Thursday, July 24, 2014

Last Call For The Ryan Plan 3.0

Not content with his goal to turn Medicare and Medicaid into block grants that states will then use for purposes other than healthcare, Rep. Paul Ryan now turns his austerity machine upon those awful poor people in an attempt to block grant them out of existence.

Ryan, known as the Republican Party’s budget guru and a former vice presidential nominee, argued that disparate federal aid programs should be consolidated into “Opportunity Grants” to states, which would have the freedom to experiment with more flexible programs administered by certified providers like non-profit or community groups. No state would be required to participate in the program, which Ryan says would be budget neutral. The Wisconsin lawmaker and possible 2016 presidential hopeful, laid out the plan in a USA Today op-ed Thursday. 
Ryan, whose previous budget plans have been excoriated by Democrats in national ad campaigns as heartless slashes to crucial safety net programs, tried to strike a compassionate tone in his remarks Thursday, saying that he’s visited poor communities during the last year seeking solutions. “When I went to Milwaukee or Denver or Indianapolis, nobody asked me what party I belonged to,” he said. “They welcomed anybody who was willing to listen and learn. That should be our approach in Washington.”

Let's take a look at Operation Opportunity Grants, shall we?

Here's how the program would work: Each state that wanted to participate would submit a plan to the federal government. That plan would lay out in detail the state's proposed alternative. If everything passed muster, the federal government would give the green light. And the state would get more flexibility to combine things such as food stamps, housing subsidies, child care assistance and cash welfare. This simpler Opportunity Grant would include the same money as current law. 
Plans would be approved on four conditions: The state would have to spend all funding on people in need. Second, the state would have to hold people accountable through work requirements and time limits for every able-bodied recipient just as there are for cash welfare today. 
Third, the state would have to offer at least two service providers. The state welfare agency couldn't be the only game in town. And fourth, the state would have to measure progress through a neutral third party to keep track of key metrics.

So privatize the system first of all, giving billions in dollars meant to help the needy to corporations whose goal is to wring as much profit out of this as possible.  And of course we would need to have multiple corporations doing this to encourage competition.  You know, just like your cable company.  And then we'd have to of course hire more corporations to make sure the other corporations are doing their jobs. Yeah, that'll solve the problem with inefficiency and fraud.

Second, let's make getting poverty programs even harder to get into than getting good-paying jobs that don't exist, and then slap arbitrary limits on these programs so that people will magically find jobs or face starvation, eviction, or worse.  Because misery and shame creates good workers and magically produces jobs, or something.

If approved, the state could use that money to expand state programs and to partner with local service providers. Families in need would have a choice. There wouldn't just be a state agency. Instead, they could choose from approved non-profits, for-profits or even community groups unique to their neighborhood. These groups could provide a more personalized form of aid through case management.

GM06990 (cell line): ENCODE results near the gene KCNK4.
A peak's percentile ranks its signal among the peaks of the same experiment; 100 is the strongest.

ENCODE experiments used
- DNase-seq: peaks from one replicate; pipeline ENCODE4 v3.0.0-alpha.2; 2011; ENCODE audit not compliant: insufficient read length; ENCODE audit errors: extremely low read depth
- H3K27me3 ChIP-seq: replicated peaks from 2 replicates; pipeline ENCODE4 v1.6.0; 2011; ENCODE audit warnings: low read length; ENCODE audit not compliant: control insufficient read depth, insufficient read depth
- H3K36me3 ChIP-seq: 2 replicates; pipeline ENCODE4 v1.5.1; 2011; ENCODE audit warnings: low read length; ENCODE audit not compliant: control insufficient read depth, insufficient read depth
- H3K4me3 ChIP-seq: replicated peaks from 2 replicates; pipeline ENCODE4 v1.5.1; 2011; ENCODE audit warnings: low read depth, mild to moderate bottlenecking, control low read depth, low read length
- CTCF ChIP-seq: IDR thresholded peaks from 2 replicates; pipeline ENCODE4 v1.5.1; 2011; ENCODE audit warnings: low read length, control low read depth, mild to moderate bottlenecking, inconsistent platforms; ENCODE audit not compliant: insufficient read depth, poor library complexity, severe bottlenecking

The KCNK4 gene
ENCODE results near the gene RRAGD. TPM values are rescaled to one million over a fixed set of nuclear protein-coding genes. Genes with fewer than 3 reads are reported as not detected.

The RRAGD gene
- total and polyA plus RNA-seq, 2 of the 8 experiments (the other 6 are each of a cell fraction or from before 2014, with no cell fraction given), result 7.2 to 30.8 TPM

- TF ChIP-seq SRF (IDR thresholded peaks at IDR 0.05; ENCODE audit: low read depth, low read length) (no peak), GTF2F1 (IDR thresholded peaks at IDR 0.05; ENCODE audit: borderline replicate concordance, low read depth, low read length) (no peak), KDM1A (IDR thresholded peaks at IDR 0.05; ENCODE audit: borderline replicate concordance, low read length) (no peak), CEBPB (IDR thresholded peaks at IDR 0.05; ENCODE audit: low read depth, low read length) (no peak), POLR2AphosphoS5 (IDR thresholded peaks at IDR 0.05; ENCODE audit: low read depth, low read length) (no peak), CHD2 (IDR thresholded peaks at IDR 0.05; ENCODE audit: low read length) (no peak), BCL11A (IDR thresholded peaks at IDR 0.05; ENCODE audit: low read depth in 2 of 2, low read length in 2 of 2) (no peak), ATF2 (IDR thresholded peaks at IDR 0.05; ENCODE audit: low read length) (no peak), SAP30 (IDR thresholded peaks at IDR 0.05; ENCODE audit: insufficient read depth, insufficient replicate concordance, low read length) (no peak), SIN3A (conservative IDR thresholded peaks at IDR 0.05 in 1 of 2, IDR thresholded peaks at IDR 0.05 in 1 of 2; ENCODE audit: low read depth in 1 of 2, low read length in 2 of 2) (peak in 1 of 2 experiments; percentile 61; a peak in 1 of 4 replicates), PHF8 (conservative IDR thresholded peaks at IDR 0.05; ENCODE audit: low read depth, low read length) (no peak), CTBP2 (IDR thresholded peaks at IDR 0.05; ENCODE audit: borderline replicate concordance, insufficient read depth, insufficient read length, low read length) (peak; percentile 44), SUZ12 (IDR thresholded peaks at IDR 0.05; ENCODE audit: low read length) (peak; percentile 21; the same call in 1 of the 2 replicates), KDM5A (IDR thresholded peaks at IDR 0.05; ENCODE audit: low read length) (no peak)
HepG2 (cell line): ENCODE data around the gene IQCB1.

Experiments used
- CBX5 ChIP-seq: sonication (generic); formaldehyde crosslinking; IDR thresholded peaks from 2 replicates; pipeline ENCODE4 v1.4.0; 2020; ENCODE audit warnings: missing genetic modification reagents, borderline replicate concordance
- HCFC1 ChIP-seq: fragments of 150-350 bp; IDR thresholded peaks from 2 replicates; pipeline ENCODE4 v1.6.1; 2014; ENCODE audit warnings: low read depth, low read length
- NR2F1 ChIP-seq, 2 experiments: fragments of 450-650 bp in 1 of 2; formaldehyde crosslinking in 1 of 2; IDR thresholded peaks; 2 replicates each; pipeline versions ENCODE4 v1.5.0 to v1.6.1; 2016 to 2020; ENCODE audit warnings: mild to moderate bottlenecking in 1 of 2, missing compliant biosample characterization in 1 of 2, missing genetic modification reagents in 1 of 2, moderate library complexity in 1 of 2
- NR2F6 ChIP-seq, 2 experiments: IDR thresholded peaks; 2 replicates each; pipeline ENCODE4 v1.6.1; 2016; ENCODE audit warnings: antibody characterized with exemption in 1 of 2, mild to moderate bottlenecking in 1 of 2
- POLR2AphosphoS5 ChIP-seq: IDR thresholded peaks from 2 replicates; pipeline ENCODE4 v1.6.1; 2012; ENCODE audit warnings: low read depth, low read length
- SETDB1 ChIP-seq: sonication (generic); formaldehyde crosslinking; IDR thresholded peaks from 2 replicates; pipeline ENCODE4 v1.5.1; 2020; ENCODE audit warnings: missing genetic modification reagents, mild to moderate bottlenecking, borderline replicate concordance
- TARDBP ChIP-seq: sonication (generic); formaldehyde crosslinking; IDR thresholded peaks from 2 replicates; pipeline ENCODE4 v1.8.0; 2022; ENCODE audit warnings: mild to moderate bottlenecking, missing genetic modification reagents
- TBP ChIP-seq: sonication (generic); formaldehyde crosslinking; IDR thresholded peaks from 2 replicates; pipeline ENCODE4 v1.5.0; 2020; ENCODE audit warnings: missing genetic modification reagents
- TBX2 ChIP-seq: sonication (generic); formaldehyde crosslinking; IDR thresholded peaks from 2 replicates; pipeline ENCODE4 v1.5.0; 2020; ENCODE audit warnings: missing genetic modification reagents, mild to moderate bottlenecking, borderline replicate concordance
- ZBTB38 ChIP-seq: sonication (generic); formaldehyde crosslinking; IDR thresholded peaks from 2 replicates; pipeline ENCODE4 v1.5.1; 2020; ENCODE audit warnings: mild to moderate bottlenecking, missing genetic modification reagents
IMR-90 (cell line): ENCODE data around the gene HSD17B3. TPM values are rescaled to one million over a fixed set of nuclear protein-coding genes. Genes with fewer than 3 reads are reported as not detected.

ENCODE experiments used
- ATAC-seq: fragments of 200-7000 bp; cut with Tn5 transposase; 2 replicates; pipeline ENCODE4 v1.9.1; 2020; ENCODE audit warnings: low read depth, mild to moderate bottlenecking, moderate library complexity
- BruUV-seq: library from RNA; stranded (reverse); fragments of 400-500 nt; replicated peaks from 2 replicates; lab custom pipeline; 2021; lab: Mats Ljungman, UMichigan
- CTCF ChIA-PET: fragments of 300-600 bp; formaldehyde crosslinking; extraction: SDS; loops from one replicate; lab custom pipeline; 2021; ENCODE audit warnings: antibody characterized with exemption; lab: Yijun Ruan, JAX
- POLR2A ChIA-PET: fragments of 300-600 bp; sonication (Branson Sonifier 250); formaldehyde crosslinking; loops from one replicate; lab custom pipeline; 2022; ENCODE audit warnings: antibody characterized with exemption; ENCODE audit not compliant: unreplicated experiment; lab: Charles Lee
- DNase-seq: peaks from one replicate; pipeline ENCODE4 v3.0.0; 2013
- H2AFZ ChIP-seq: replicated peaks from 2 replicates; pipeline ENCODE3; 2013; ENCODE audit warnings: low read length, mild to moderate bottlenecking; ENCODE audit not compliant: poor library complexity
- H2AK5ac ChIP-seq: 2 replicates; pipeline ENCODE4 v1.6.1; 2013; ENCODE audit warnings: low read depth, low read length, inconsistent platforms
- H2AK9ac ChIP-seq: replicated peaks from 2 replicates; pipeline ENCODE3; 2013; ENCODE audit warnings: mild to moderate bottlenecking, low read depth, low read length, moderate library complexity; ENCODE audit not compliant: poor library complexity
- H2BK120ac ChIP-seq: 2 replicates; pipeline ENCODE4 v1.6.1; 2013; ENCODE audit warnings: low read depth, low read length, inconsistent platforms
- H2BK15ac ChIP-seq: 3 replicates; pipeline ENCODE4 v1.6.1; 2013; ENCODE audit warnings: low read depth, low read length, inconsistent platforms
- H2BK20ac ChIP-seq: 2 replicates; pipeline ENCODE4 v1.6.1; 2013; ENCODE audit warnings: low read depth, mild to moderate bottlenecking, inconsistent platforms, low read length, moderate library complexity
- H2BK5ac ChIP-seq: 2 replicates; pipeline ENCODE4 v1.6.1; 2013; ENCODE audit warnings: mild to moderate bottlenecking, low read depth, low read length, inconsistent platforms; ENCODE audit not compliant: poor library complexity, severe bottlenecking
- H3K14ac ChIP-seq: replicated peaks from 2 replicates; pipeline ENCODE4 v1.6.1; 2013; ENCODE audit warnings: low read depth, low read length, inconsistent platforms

It's cute that Ryan thinks that state leaders, particularly in red states, will give block grant cash to non-profits instead of lining their pockets the same way they have by privatizing schools and prisons.

In short, we would re-conceive the federal government's role in the fight against poverty. Instead of trying to supplant local communities, the federal government would support them. Communities have to lead this effort, and Washington should follow.

In short, Republicans are going to raid and profitize welfare at the expense of taxpayers and the needy, won't it?  And the best part is red state governments will be able to throw as many ridiculous requirements as possible.  Nobody will meet the criteria to actually benefit from the programs, and the corporations will pocket the difference.

If you think about it, there's no other possible "poverty program reforms" that Ryan could have arrived at. The three basic tenets of Republicanism in 2014 are:

  1. The only person keeping you from being a millionaire is you.
  2. Taxation is theft, but shame costs nothing.
  3. If it will piss liberals off, we'll do it. 

Put those three together and poof!  Classic Paul Ryanism.

Oh, but it gets even more awesome with the integrated shame component:

The "discussion draft" submitted by Rep. Paul Ryan (R-WI) to the House Budget Committee on potential solutions to poverty in America includes the proposal that low-income Americans would have to sign "contracts" in order to remain eligible for social safety net benefits, such as food stamps, or SNAP. The contract would include: benchmarks, such as finding a job, enrolling in employment training, or even meeting "new acquaintances outside circle of poverty"; a "timeline" in which individuals are contractually-obligated to meet those benchmarks; bonuses for meeting benchmarks early; and "sanctions for breaking the terms of the contract"

We're subjecting the poor to contracts and sanctions now.  That's compassionate conservatism from today's GOP!

Walsh-ed Out Of The Service